Parasite infestation can result from adding new fish to the tank without having to go through quarantine process first and when the temperature of the tank water is not stable but is fluctuating which is likely the case when tanks that are placed outdoors.
List of all possible causes
- Poor water conditions.
- Aggressive behaviour and nipping among fishes in the tank – When more than one fish is kept in a tank, there tends to be competition over food, territory and chances for procreation which can lead to fights among the fishes or nipping.
- Poor nutrition – Poor nutrition can also stress your Discus and open a way for bacterial infection.
- Bacterial infection on open wounds – Stress that arises as a result when combined with open wounds that your Discus might have can lead to skin ulcer disease.
- Spawning – If your Discus is spawning, its body will get a little rough, hence your Discus will tend to rub or scratch itself against rocks or any other surface which could result in them having scrapes, this gives bacteria an entrance into the body of the Discus causing skin ulcer disease.
6 Steps To Discus Skin Ulcer Treatment
In order to cure the Discus skin ulcer disease, we need to work on a combination of both infection causes to kill all possibilities of causing the disease, so follow the below treatment steps to treat Discus Skin Ulcer Disease:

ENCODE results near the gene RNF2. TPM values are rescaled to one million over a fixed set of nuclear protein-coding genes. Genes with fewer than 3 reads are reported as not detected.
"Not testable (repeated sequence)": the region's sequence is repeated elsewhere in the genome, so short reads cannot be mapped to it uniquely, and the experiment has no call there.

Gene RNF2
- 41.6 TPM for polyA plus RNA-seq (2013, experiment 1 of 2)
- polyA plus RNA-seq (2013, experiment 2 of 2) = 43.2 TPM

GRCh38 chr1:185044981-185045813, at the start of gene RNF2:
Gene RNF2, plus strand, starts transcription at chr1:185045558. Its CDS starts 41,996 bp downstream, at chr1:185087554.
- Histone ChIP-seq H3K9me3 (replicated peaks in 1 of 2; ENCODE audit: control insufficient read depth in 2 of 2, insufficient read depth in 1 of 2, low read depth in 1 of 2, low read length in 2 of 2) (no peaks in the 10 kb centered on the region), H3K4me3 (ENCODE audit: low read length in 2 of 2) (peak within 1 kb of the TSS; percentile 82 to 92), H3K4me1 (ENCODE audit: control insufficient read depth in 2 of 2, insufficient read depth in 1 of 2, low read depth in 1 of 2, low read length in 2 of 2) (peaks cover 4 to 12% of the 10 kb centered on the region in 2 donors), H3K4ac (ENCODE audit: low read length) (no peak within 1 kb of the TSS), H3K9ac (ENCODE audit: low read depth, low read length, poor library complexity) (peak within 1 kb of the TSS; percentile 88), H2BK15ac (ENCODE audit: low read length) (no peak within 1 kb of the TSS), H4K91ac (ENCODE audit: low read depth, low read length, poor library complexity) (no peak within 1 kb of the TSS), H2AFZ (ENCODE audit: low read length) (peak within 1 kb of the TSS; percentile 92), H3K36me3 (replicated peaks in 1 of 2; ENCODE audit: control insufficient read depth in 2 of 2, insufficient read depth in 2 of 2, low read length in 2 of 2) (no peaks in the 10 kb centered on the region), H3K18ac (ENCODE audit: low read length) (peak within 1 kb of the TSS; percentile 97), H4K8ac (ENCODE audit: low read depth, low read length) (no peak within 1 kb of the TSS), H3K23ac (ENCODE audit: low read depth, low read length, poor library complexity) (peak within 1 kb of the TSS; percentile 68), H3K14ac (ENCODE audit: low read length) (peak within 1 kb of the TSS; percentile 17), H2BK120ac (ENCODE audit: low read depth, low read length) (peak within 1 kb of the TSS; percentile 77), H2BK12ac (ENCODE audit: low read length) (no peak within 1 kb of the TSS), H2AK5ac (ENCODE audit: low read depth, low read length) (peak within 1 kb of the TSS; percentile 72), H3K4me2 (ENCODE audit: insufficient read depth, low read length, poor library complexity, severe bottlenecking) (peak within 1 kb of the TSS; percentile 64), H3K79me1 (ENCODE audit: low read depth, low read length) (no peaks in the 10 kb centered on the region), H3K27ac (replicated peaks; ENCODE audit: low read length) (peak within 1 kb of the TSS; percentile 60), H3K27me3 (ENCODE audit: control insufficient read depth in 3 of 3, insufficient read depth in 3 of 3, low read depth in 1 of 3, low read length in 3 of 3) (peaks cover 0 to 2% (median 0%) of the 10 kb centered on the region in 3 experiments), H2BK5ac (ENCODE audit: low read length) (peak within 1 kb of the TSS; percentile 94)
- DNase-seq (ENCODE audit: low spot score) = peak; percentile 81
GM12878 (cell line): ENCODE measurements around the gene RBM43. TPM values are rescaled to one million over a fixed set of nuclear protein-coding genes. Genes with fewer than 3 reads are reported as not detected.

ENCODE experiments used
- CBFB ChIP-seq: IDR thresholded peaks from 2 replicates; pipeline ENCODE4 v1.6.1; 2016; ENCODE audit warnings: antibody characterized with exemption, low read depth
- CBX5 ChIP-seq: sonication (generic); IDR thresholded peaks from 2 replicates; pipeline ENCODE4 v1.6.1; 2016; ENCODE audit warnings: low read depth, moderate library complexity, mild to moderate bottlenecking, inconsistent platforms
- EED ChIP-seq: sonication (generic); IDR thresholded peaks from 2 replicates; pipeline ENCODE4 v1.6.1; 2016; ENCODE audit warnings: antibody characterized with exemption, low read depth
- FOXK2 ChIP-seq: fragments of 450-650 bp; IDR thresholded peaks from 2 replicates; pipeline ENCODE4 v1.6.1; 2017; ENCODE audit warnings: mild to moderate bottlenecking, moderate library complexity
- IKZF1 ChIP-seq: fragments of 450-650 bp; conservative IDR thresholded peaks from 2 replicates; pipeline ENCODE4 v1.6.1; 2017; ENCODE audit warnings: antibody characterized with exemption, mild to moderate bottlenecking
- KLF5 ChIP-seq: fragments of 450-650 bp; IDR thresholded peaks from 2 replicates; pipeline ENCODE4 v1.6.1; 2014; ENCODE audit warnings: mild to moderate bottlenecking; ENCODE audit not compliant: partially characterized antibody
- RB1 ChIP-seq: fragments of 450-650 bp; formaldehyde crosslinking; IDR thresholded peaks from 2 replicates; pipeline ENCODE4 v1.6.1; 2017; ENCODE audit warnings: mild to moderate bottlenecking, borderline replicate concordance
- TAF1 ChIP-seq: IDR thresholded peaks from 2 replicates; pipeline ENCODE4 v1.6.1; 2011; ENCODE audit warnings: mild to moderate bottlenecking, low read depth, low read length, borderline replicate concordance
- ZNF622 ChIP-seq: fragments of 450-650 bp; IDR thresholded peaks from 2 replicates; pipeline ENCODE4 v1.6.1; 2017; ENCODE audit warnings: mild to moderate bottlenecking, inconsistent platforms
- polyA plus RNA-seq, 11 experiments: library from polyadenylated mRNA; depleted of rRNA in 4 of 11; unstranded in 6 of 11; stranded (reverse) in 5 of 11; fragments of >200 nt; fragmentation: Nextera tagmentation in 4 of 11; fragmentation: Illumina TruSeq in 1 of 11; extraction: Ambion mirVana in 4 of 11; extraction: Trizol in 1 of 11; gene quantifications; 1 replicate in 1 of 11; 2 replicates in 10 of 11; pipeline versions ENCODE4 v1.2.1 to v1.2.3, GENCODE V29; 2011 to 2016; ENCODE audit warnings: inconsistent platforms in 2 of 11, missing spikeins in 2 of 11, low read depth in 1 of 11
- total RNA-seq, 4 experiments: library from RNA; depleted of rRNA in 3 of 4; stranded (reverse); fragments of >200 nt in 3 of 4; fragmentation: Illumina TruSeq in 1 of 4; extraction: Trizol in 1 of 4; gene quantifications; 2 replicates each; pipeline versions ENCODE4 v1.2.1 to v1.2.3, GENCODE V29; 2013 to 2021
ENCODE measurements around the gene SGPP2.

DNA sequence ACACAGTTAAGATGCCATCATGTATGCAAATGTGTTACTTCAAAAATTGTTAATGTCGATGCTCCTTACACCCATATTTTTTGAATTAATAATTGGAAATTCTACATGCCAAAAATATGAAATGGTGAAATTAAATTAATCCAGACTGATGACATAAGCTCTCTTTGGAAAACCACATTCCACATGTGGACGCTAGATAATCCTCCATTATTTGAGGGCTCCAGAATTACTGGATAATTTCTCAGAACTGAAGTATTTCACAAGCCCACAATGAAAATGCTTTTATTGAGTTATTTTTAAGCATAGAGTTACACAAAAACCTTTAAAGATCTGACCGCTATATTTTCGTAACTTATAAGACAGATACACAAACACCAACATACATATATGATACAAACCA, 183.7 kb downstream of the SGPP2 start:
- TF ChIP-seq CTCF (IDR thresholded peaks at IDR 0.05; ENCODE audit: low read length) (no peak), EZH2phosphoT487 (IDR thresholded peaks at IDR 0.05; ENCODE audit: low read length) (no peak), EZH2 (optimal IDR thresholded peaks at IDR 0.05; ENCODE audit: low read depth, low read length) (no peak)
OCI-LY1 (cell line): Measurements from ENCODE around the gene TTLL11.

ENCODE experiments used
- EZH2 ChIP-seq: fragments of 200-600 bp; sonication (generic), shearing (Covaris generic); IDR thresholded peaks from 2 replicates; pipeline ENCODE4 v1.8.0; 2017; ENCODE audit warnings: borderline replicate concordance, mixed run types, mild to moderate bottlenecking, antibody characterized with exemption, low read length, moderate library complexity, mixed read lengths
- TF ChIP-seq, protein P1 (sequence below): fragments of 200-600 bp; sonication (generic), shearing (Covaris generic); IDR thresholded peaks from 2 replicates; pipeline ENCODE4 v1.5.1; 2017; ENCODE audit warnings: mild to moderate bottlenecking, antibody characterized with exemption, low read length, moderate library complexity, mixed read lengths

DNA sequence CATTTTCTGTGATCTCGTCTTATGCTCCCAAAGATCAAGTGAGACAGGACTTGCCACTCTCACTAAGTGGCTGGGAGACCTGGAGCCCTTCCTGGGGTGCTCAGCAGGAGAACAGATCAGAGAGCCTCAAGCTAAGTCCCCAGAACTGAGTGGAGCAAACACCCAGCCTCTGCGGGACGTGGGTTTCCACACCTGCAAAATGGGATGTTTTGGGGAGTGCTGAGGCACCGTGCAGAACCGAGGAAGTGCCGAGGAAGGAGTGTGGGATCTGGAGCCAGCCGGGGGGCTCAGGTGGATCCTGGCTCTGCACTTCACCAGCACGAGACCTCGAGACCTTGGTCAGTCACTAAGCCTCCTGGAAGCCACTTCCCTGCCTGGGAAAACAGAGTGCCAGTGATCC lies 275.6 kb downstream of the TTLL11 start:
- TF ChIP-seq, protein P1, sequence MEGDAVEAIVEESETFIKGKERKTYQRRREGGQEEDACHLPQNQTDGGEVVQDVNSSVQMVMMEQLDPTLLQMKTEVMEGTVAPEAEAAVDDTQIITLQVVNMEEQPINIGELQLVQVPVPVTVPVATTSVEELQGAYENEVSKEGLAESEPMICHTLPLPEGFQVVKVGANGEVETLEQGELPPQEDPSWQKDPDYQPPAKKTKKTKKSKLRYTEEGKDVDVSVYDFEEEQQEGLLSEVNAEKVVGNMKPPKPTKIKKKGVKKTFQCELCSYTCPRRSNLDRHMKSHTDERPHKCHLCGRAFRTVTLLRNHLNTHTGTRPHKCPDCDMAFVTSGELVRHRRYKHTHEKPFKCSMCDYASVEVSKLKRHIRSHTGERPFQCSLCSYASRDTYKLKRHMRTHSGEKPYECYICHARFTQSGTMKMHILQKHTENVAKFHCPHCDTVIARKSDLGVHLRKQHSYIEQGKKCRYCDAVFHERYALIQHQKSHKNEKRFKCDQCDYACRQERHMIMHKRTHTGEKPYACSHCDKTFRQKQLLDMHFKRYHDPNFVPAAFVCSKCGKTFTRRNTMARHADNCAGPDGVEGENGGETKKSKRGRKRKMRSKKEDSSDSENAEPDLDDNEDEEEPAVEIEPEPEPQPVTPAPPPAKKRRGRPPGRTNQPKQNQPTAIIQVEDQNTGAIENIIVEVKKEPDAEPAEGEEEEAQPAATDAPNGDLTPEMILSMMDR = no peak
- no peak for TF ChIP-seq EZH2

[STEP1] – Make A Potassium Permanganate Bath
- First thing first, prepare a small bucket or tank.
- Add 1/8 teaspoons of Potassium Permanganate into 4 gallons of water (15 litres)
- Dip Discus in the water for 20 minutes.
After the dip, prepare the hospital tank.
[STEP2] – Quarantine The Effected Discus
Take affected fish and put in a separate tank (quarantine).
Add Acriflavine and Tetracycline to the tank water.
[STEP3] – Change 35% Tank Water
Change 35% of your main tank water and remove the carbon from your aquarium filter.
[STEP4] – Add Antibiotics To The Main Tank
Put antibiotics into the tank water such as:
- Oxolium powder.
[STEP5] – Add Salt To Your Tank
Add sodium chloride, also known as (sea salt) to aid in the healing of open wounds.
[STEP6] – Further Treatment
- Use injections such as Baytril or Nuflor. Invite your vet to give the injections to your Discus.
- Use iodine, potassium permanganate or hydrogen peroxide to rub on the affected area (red areas on the skin) from the head down to the tail.
- Use medicated food. There are regulations that have been placed on medicated foods, so you will have to medicate your fish food on your own.